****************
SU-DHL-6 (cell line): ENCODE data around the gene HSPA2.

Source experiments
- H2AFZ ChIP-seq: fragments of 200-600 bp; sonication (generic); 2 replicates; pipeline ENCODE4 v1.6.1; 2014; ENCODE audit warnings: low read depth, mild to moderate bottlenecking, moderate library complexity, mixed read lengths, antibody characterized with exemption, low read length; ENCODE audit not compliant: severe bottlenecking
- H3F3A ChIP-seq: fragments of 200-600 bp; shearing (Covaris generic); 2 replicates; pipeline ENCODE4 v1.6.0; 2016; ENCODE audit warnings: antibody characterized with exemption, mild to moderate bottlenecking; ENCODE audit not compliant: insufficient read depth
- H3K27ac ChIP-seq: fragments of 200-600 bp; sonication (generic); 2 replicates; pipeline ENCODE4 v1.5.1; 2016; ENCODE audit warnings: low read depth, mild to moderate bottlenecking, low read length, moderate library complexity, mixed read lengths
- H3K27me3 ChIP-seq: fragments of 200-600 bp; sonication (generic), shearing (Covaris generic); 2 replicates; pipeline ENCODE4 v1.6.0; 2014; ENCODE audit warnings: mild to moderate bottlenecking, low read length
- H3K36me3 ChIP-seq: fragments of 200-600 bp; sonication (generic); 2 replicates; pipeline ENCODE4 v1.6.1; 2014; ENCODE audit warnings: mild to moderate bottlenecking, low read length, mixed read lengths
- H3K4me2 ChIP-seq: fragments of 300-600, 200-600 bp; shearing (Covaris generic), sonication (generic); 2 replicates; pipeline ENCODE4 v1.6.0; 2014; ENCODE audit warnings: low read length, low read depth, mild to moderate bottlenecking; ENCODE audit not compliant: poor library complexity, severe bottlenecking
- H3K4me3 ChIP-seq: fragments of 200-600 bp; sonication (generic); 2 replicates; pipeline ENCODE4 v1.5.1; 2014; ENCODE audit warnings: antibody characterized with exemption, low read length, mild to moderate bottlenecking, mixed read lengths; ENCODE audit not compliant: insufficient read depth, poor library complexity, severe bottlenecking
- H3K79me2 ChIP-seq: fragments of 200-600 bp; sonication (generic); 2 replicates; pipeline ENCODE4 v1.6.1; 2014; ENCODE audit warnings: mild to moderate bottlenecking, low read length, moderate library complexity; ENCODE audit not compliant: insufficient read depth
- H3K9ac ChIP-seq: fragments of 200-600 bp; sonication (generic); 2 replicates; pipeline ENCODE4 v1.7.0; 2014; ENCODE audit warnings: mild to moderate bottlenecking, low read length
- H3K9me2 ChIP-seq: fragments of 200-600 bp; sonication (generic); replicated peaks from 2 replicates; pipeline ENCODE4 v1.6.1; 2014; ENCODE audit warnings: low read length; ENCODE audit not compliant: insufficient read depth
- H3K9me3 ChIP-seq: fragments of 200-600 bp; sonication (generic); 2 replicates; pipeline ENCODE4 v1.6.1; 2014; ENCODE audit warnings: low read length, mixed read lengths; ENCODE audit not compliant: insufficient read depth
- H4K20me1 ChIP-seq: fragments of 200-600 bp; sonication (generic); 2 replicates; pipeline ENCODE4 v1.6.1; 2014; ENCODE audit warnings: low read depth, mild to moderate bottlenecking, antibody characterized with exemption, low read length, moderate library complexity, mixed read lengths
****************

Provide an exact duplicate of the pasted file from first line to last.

SU-DHL-6 (cell line): ENCODE data around the gene HSPA2.

Source experiments
- H2AFZ ChIP-seq: fragments of 200-600 bp; sonication (generic); 2 replicates; pipeline ENCODE4 v1.6.1; 2014; ENCODE audit warnings: low read depth, mild to moderate bottlenecking, moderate library complexity, mixed read lengths, antibody characterized with exemption, low read length; ENCODE audit not compliant: severe bottlenecking
- H3F3A ChIP-seq: fragments of 200-600 bp; shearing (Covaris generic); 2 replicates; pipeline ENCODE4 v1.6.0; 2016; ENCODE audit warnings: antibody characterized with exemption, mild to moderate bottlenecking; ENCODE audit not compliant: insufficient read depth
- H3K27ac ChIP-seq: fragments of 200-600 bp; sonication (generic); 2 replicates; pipeline ENCODE4 v1.5.1; 2016; ENCODE audit warnings: low read depth, mild to moderate bottlenecking, low read length, moderate library complexity, mixed read lengths
- H3K27me3 ChIP-seq: fragments of 200-600 bp; sonication (generic), shearing (Covaris generic); 2 replicates; pipeline ENCODE4 v1.6.0; 2014; ENCODE audit warnings: mild to moderate bottlenecking, low read length
- H3K36me3 ChIP-seq: fragments of 200-600 bp; sonication (generic); 2 replicates; pipeline ENCODE4 v1.6.1; 2014; ENCODE audit warnings: mild to moderate bottlenecking, low read length, mixed read lengths
- H3K4me2 ChIP-seq: fragments of 300-600, 200-600 bp; shearing (Covaris generic), sonication (generic); 2 replicates; pipeline ENCODE4 v1.6.0; 2014; ENCODE audit warnings: low read length, low read depth, mild to moderate bottlenecking; ENCODE audit not compliant: poor library complexity, severe bottlenecking
- H3K4me3 ChIP-seq: fragments of 200-600 bp; sonication (generic); 2 replicates; pipeline ENCODE4 v1.5.1; 2014; ENCODE audit warnings: antibody characterized with exemption, low read length, mild to moderate bottlenecking, mixed read lengths; ENCODE audit not compliant: insufficient read depth, poor library complexity, severe bottlenecking
- H3K79me2 ChIP-seq: fragments of 200-600 bp; sonication (generic); 2 replicates; pipeline ENCODE4 v1.6.1; 2014; ENCODE audit warnings: mild to moderate bottlenecking, low read length, moderate library complexity; ENCODE audit not compliant: insufficient read depth
- H3K9ac ChIP-seq: fragments of 200-600 bp; sonication (generic); 2 replicates; pipeline ENCODE4 v1.7.0; 2014; ENCODE audit warnings: mild to moderate bottlenecking, low read length
- H3K9me2 ChIP-seq: fragments of 200-600 bp; sonication (generic); replicated peaks from 2 replicates; pipeline ENCODE4 v1.6.1; 2014; ENCODE audit warnings: low read length; ENCODE audit not compliant: insufficient read depth
- H3K9me3 ChIP-seq: fragments of 200-600 bp; sonication (generic); 2 replicates; pipeline ENCODE4 v1.6.1; 2014; ENCODE audit warnings: low read length, mixed read lengths; ENCODE audit not compliant: insufficient read depth
- H4K20me1 ChIP-seq: fragments of 200-600 bp; sonication (generic); 2 replicates; pipeline ENCODE4 v1.6.1; 2014; ENCODE audit warnings: low read depth, mild to moderate bottlenecking, antibody characterized with exemption, low read length, moderate library complexity, mixed read lengths